How do you know it’s time to quit? This wasn’t an easy question for Chester and Amy Nozaki of the San Jose Tofu Company. They’re the third generation of Nozakis to run this tiny storefront in San Jose’s Japantown.
“The wear and tear started to catch up with us,” Chester says, rubbing the small of his back. “It started to get to the point where our health is a lot more important than making as much money as possible.”
Chester’s 61 years old and Amy’s 59, but they say all these years of lugging 50 pound sacks of soybeans — and heavy pots filled with soybeans and water — has taken its toll.
“We are getting old. It’s too much physical work for us,” says Amy, who often starts in the kitchen at two in the morning. “It’s so sad to say goodbye, but nothing lasts forever.”
Back in 2007, reporter Lita Martinez profiled San Jose Tofu for the KQED program “Pacific Time.” Listen here.
Amy married Chester Nozaki 25 years ago, so she hasn’t put in quite as many hours as Chester has. He grew up in the store his father ran before him, and his grandfather before that. Amy was part-time until Chester’s dad stopped working in 2007.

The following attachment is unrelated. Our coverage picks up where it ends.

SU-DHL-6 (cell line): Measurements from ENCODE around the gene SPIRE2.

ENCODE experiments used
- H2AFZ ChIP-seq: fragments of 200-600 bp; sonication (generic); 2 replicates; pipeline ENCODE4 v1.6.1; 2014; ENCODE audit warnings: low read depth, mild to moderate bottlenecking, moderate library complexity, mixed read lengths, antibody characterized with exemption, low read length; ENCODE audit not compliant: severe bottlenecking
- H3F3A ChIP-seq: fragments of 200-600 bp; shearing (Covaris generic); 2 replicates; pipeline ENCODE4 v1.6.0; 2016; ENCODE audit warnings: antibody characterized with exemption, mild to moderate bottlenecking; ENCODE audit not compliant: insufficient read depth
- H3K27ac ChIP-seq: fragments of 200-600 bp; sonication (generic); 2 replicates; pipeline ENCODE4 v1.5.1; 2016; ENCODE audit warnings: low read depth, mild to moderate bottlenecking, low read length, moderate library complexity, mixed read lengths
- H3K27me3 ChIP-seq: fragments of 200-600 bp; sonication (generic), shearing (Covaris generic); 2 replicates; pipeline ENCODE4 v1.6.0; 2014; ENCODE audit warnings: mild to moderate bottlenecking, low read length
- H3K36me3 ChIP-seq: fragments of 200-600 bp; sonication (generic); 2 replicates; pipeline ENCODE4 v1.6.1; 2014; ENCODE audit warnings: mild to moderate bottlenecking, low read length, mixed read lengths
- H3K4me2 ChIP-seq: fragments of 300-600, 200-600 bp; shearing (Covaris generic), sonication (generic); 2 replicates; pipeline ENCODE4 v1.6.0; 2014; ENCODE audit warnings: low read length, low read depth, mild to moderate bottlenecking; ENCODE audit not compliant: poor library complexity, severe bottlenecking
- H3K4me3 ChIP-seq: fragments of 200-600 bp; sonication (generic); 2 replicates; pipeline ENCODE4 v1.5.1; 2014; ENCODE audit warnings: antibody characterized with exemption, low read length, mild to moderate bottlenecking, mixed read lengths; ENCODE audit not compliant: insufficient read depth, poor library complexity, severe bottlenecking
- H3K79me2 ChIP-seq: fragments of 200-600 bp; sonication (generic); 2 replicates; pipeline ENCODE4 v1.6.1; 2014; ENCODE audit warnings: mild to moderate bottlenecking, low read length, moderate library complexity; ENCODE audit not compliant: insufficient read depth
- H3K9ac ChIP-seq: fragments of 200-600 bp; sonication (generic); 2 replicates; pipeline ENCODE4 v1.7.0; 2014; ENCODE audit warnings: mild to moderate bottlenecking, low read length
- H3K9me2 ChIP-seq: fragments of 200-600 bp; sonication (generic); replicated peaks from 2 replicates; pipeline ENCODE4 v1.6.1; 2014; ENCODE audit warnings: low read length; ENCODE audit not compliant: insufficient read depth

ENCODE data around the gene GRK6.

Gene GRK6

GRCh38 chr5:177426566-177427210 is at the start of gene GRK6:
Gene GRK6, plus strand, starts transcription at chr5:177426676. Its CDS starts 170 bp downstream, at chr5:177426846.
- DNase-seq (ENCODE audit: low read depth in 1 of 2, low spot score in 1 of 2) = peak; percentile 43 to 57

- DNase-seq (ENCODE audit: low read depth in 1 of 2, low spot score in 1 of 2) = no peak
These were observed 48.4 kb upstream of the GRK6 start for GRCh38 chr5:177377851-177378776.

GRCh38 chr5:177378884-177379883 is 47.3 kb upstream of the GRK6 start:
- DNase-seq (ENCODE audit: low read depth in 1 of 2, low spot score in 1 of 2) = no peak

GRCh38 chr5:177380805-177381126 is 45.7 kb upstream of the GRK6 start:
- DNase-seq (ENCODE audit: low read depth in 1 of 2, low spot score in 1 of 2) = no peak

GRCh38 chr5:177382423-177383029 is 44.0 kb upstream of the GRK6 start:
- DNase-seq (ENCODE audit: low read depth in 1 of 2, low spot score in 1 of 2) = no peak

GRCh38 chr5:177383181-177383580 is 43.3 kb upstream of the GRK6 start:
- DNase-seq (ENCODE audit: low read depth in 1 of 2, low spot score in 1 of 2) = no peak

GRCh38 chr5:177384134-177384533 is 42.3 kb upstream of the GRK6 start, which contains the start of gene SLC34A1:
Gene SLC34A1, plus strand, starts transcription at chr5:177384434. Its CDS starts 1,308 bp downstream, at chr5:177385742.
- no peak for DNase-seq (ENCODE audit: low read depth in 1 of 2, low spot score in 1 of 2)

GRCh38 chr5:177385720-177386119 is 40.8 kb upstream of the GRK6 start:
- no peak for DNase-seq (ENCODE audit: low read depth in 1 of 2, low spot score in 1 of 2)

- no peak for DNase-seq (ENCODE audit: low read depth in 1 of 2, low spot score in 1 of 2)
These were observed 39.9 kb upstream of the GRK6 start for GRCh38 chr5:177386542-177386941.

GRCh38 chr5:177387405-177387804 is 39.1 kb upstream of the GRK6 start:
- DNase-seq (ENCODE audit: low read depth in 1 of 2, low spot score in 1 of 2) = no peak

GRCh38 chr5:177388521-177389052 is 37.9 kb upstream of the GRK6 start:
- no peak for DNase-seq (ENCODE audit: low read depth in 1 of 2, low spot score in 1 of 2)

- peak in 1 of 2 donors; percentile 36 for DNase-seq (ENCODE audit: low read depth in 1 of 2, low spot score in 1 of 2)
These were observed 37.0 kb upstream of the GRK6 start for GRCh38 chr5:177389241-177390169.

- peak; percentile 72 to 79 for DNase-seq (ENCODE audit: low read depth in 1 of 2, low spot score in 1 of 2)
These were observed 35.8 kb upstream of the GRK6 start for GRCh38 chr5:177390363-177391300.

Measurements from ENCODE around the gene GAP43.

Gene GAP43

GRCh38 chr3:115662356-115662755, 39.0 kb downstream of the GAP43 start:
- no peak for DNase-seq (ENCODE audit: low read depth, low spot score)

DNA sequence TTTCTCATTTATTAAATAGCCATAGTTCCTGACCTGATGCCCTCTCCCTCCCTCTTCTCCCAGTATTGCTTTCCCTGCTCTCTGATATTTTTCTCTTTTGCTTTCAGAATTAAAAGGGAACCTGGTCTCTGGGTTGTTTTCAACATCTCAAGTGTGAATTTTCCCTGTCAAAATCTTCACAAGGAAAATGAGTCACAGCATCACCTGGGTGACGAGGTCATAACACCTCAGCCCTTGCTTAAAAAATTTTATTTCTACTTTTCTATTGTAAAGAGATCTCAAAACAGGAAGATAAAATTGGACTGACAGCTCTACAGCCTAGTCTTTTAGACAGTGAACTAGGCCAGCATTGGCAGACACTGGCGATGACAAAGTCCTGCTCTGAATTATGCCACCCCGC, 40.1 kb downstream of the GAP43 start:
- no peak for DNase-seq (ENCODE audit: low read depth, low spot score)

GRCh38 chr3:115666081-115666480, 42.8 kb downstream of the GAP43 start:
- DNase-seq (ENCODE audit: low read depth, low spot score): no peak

Chester’s dad made him takeover the family business. “Yeah, I was dragged into it. My dad convinced me not to continue with my college education and help out, because it’s a family business.”
They have two grown children, but neither of them wants to make tofu. “You know, we don’t want to put any pressure on the kids. It’s just going to end here,” Chester says.
Just the same, San Jose is sorry to see them go.
A steady stream of locals pop into the store to offer their rueful congratulations, and ask if there’s any tofu left. The store will stay open until the end of the month, but so many people are keen to get one last taste, the Nozakis run out of tofu daily around 11 a.m.
Most tofu makers use machines now, that can make up to 300 tofu bricks an hour. The Nozakis make 42 — and they use no preservatives, so their tofu lasts only two to three days. But the tofu melts in your mouth.
I ask about their favorite preparations. Chester likes mabo tofu: tofu in a garlicky, spicy meat sauce. Amy likes to eat it with a little finely chopped green onion, ground ginger and soy sauce. “You can really taste the tofu flavor.”
They do make enough to send some tofu to Santo Market in San Jose, Marukai Market in Cupertino, local Nijiya Markets, Berkeley Bowl and Tokyo Fish. That is, until the end of December.
Maybe local hipsters will want to revive the ancient tradition. If they’re hoping for a tutorial from the Nozakis, they’ll have to wait till the couple gets back from their first extended vacation in living memory.